Bancolombia and Banco de Bogotá each rack up a clutch of high scores in the Top 1000, but Colombia's banks face challenging times overall. 

Colombia’s two largest banks are also its best performing. Medellín-based Bancolombia, the biggest in the country with Tier 1 capital of $6.08bn, is the second best performing. Banco de Bogotá, part of Grupo Aval, is the second largest with a Tier 1 capital of $3.97bn, but has the highest performance score out of the country’s largest five names.

Liquidity and leverage indicators drive Banco de Bogotá’s overall performance. The former is determined by the loans-to-assets ratio and the loan-to-deposit ratio, combined with their annual changes. The latter measures the liabilities-to-assets ratio and its annual change. Banco de Bogotá has the highest score in both, and came second in the profitability and soundness metrics.

Also of note is Banco de Bogotá’s larger Tier 1 capital, which grew at a faster pace than its assets in 2019, at 11.59% versus 6.56%, respectively.

Banco Davivienda also increased its Tier 1 capital and by a similar measure, 11.24% – outpacing the growth of its assets. But the fastest-growing bank is Banco Popular, with a Tier 1 capital expansion of 14.48% over an assets expansion of just 1.31%. Unsurprisingly, Popular has the best soundness indicator, which looks at the capital-to-assets ratio and its annual change.

It is Davivienda, however, that does best in terms of growth performance, with the highest combination of annual percentage growth in assets, loans, deposits and operating income. Banco de Occidente is the second-best scoring in terms of growth performance, as well as operational efficiency and liquidity. It is ranked top for asset quality and return on risk.

The former indicator looks at the ratio of provisions for loan losses over gross total loans, the non-performing loans ratio, and the impairment charges to total operating income ratio, as well as their annual changes. The latter indicator considers the return on risk-weighted assets ratio and its annual change.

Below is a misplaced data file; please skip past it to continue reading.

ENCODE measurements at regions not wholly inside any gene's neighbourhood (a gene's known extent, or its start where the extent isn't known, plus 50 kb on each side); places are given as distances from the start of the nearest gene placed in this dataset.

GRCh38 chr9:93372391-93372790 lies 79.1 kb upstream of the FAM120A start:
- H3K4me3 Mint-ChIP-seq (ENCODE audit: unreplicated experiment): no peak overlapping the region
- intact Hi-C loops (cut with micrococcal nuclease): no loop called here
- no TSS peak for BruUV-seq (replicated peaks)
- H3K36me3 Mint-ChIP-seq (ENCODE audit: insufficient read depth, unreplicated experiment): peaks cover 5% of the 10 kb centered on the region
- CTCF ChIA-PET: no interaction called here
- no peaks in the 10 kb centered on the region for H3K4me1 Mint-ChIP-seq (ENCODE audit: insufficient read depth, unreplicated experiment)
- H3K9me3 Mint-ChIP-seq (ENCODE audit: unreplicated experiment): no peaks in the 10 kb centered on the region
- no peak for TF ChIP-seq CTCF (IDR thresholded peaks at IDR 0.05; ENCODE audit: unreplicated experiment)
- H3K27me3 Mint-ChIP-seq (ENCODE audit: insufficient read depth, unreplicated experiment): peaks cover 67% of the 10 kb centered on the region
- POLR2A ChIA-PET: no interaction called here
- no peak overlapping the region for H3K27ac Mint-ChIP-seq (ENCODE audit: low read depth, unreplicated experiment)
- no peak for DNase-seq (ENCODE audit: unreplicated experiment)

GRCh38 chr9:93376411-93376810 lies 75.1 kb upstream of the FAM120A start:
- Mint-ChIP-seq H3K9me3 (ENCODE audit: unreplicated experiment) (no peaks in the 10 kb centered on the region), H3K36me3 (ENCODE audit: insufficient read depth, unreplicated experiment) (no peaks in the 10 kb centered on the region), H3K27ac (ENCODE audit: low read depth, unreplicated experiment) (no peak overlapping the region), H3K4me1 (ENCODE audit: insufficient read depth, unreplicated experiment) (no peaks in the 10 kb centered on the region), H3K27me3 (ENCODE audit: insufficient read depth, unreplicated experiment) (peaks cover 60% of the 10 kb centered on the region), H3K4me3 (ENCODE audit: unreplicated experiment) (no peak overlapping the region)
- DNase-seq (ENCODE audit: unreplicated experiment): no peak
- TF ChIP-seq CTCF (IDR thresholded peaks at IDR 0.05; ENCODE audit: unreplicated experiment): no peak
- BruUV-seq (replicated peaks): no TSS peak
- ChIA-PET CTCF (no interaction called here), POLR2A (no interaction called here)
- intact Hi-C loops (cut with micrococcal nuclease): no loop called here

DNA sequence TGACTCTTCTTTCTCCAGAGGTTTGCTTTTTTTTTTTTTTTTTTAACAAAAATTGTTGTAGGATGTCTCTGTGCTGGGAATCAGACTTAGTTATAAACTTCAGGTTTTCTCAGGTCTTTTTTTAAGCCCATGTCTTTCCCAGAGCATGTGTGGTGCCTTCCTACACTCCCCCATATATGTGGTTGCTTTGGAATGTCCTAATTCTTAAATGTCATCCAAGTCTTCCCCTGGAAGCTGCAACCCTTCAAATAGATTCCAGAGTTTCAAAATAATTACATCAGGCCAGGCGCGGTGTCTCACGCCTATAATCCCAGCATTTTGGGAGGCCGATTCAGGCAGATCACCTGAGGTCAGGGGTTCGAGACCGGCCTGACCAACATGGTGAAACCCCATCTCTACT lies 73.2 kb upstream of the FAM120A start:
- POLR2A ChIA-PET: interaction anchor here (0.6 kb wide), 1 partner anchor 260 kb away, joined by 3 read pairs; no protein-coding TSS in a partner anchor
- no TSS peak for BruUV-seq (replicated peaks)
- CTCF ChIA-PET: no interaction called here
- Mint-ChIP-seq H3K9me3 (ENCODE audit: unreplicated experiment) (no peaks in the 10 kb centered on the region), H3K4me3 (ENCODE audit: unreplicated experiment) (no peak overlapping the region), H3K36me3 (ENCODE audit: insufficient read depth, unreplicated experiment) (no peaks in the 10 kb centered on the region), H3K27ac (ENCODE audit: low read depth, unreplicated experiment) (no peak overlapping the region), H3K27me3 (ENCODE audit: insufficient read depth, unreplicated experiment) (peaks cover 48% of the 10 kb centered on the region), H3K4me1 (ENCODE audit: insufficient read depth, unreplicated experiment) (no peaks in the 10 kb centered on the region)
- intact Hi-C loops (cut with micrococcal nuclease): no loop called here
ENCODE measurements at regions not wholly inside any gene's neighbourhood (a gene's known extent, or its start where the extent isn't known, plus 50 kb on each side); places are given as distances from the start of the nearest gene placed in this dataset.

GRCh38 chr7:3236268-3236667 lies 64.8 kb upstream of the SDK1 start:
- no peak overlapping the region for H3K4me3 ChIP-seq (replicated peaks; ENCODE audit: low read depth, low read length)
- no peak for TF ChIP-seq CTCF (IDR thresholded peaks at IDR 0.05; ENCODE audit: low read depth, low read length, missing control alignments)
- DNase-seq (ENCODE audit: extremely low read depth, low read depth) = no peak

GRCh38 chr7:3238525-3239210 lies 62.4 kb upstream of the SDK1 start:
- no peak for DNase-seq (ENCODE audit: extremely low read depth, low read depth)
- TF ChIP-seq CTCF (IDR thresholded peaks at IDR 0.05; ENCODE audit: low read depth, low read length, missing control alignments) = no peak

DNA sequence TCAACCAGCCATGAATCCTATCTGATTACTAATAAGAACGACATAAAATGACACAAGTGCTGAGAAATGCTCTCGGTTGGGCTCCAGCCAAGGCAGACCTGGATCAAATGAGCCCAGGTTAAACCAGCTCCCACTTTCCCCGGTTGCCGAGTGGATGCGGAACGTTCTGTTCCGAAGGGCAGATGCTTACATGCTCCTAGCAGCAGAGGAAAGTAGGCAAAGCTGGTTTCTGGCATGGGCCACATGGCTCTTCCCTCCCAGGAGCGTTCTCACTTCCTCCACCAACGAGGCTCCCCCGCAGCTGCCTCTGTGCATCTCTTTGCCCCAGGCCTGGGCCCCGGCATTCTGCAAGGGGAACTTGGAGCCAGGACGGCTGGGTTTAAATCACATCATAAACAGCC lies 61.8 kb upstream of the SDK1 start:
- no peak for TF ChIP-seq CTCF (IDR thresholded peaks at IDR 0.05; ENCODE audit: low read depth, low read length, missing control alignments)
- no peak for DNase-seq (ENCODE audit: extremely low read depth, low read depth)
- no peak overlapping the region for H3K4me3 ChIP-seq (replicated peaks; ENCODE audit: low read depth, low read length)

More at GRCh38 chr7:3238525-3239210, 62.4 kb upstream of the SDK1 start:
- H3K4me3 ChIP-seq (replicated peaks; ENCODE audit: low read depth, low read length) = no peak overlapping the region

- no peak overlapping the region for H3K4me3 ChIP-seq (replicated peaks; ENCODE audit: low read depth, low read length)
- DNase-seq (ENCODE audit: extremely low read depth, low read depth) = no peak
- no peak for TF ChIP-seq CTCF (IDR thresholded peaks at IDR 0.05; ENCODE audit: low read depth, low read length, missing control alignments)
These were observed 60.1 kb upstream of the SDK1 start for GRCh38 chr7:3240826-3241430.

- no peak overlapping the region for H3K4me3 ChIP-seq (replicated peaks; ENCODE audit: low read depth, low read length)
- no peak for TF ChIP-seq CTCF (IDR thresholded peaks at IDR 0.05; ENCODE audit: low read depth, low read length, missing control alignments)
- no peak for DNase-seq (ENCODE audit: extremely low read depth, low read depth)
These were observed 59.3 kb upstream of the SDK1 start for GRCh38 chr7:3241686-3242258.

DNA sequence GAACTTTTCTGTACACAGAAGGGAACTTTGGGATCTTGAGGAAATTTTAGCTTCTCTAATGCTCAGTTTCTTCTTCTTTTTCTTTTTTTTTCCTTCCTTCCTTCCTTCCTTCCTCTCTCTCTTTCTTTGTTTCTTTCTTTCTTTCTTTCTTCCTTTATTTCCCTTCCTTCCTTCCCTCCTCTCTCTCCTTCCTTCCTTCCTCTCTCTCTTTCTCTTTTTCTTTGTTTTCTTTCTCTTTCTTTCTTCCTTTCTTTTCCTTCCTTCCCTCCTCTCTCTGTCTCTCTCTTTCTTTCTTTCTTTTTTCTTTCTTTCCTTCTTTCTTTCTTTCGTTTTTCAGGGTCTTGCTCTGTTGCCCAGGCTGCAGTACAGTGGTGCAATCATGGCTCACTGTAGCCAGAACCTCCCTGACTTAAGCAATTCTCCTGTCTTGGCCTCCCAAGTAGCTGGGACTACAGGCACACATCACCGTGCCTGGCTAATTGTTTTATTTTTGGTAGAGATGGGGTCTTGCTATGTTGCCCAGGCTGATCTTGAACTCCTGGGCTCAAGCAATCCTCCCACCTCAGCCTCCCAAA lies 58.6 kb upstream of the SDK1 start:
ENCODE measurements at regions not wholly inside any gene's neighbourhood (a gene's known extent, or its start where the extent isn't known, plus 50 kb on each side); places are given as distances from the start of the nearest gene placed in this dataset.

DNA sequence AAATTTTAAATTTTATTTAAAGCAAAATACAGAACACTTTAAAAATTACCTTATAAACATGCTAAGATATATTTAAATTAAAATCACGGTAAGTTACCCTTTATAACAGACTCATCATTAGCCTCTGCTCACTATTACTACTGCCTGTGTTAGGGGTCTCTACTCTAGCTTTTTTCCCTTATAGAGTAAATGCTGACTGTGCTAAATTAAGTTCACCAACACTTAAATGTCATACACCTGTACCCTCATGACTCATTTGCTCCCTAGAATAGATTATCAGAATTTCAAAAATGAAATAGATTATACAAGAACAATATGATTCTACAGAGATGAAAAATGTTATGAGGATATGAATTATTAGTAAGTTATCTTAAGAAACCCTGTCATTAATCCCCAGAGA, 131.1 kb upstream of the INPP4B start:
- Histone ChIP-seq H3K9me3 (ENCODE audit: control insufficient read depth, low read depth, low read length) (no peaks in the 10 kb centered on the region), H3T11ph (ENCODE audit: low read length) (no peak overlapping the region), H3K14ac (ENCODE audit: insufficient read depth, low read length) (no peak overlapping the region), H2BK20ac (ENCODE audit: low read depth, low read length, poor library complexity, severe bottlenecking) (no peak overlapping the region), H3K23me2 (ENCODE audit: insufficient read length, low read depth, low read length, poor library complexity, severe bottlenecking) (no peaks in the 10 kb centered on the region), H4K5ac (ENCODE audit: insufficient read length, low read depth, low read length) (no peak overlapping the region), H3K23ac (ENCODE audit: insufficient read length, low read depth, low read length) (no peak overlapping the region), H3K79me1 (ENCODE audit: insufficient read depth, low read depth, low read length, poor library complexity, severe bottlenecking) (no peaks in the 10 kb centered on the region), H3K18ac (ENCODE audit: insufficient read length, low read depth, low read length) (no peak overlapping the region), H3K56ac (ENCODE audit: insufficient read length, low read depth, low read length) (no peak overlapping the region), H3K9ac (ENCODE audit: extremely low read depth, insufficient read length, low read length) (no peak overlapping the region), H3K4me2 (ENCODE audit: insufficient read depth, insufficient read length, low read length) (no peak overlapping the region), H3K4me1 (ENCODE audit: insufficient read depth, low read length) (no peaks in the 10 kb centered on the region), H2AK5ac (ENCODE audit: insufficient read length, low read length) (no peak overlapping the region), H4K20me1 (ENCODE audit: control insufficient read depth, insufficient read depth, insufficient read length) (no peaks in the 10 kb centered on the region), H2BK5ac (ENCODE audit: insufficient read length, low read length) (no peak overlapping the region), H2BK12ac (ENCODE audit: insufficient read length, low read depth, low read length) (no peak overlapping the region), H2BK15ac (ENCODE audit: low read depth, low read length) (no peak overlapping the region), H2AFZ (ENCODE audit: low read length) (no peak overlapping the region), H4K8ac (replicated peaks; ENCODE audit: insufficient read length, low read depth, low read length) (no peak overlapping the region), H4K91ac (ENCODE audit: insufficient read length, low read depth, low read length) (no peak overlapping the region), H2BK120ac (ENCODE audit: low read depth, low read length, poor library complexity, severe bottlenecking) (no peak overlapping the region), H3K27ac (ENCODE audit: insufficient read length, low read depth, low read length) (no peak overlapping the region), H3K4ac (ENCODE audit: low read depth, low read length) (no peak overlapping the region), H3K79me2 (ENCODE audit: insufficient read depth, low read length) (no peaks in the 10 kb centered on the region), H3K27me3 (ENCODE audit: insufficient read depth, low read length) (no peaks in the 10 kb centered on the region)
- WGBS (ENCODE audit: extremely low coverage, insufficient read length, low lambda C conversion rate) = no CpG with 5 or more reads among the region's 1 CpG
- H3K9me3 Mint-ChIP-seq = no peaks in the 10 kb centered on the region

Colombia’s largest five banks have an aggregate Tier 1 capital of $13.96bn and more than $182.46bn in assets. Pre-tax profits have been stable or growing for all five, with Banco de Occidente and Bancolombia, in particular, registering pre-tax profits growths of 64.25% and 23.11%, respectively. 

After a relatively healthy 2019, Colombian banks entered 2020 in good shape. Economic data earlier this year boosted expectations, with gross domestic product expanding by 4.1% in the first two months of 2020. But the crash in oil prices and the coronavirus pandemic have destroyed any hopes of growth. Oil is Colombia’s principal export and the lockdown measures to contain the spread of Covid-19, while they are easing, may continue to damage businesses that are important to the local economy, such as restaurants and hotels.

The Organisation for Economic Co-operation and Development expects an economic contraction as deep as 7.9% in 2020 if a second wave of contagion hits the country. After a good 2019, even Colombia’s strongest and most resilient banks will be tested.


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